The Personal guarantor a Repayment Plan, in meeting with the Resolution professional, containing a proposition to the loan bosses for restructuring of his debts and its execution plan just and the sources of assets. The arrangement may accommodate transfer or sale of all or part of the resources of the Personal guarantor alongside the mode and way of such deal, fulfilment or alteration of any security interest, decrease in sum payable to banks and adjustment with respect to the terms of reimbursement, and so on.
The arrangement accommodates a base financial plan needed for the Personal guarantor to cover his sensible costs and furthermore of his close relatives to the degree they are reliant on him, given that in any event, 10% of the income of the Personal guarantor is utilized for repayment of his debts. The resolution professional presents the repayment plan alongside his report on such arrangement to the Adjudicating authority within 21 days from the last date of submission of claims. The approval of the plan or the rejection lies with the Resolution professional who in fact analyses the assets and creditworthiness of it. The copy of the report is present to the creditors of the Personal guarantor and to the Adjudicating authority.
The repayment plan has the effect of prematurity. That is repayment plan will be considered to have reached a conclusion in the event that it has not been completely carried out in regard of all people limited by it, inside the time frame referenced in it. In such cases, the Resolution professional is needed to present a report expressing the receipts and payments made, purposes behind untimely end and the creditors who are unsatisfied with the plan. In view of such report, the Adjudicating authority will pass a request that the repayment plan has not been totally executed. The debtor or the creditor, whose claims under repayment plan have not been fully satisfied, shall be entitled to apply for a bankruptcy.
The discharge order is enriched under Section 119 of the Code. The Resolution professional will apply to the Adjudicating authority for a discharge order to the debts referenced in the repayment plan and the Adjudicating authority may pass such release request. The repayment plan may accommodate an early release or release on complete execution of the repayment plan. The discharge order will be sent to the IBBI, to record sections in the register.
Banking Law Reform Committee was of the view that cross-border issues might be taken up in the following phase of thoughts as domestic code in bankruptcy system required the focus. In fact, this was jested as a contemptible effort. The Joint Committee of Parliament was of the view that not consolidating cross board indebtedness arrangements in the Code may prompt a deficient Code. The UNCITRAL Model Law on Cross-Border Insolvency, received in 1997, is intended to help States to outfit their indebtedness laws with a cutting edge, fit and reasonable structure to address occurrences of cross-line bankruptcy more effectively.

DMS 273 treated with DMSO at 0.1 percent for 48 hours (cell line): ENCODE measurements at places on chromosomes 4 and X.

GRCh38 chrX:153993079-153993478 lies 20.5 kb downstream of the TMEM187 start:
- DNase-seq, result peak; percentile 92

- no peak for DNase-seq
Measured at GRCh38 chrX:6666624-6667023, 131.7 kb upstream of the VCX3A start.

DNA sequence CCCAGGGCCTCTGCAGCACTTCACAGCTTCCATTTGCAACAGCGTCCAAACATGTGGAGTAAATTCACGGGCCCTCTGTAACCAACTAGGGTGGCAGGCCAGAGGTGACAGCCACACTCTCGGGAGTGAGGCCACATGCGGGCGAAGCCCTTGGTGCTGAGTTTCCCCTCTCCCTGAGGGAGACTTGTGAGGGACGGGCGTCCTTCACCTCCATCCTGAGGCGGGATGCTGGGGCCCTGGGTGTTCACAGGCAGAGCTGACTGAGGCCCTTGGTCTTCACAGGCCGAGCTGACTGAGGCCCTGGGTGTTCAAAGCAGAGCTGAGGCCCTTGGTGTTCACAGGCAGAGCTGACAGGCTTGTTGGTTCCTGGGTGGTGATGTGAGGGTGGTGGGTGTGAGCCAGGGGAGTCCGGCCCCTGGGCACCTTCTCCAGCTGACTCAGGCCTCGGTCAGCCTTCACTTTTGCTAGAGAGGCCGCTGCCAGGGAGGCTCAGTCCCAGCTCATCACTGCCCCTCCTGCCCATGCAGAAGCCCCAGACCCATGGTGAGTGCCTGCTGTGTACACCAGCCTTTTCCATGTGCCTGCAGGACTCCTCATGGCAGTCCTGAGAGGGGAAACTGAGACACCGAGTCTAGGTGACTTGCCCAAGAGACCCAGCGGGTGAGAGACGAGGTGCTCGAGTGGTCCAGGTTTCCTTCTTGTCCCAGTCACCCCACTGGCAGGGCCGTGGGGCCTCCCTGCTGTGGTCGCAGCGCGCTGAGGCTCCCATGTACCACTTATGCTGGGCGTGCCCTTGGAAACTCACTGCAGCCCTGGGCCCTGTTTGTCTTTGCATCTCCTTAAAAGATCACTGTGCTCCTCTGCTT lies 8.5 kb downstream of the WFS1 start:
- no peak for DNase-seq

IBC and its requirement so far have given a desire to having an instrument in India which persistently screens the exhibition of laws and the establishments and measures the impact of the Insolvency process. Open access information base on all orders/decisions of the NCLT, NCLAT and Supreme Court would encourage promotion of research in the field. Standing Committee on Finance has perceived the requirement for eliminating bottlenecks and smooth out the CIRP further, and henceforth it is a ‘work in progress’. Economies explicit examination has shown that bankruptcy changes that empower obligation rebuilding and rearrangement diminish both failure rates among little and medium-size companies and the liquidation of productive businesses.
Moreover, the development of the laws for individual insolvency, has brought about a standard and clear framework of recovery of the debts for both the creditors and debtors. The changes that have looked to reinforce the creditors, give advantage just to the banks and a subset of FIs. Non-bank loan creditors can just implement obligation recuperation activity utilizing the Civil Courts. Collective action by the creditors must be under the arrangements of SICA, 1985 and the Companies Act, 1956.
The Insolvency and Bankruptcy Code (IBC) 2016 has been in effect for more than three and a half years. However, not all parts of the Code, including the one on the Fresh Start Process (FSP) for individuals, have been applied. Apart from the phased implementation strategy, operationalization issues have hampered IBC’s complete implementation. Even though the results of corporate insolvency resolution have been mixed so far, there are increasing questions about how the sections on individual insolvency will be implemented.
Apart from the fear of clogging the adjudication system with a large number of individual cases, there are questions about the appropriateness of the conditions and procedures proposed for individual insolvency.
- Framework for Personal Guarantors under IBC, 2016- https://icsiiip.com/Portals/0/IBC_Knowledge_Capsule_13.pdf
- INSOLVENCY AND BANKRUPTCY CODE, 2016 – https://www.taxmann.com/bookstore/bookshop/bookfiles/Insolvencycontents.pdf
- Insolvency Newsletter – https://ibbi.gov.in/uploads/resources/NewsLeter_Jan-March_2019-R.pdf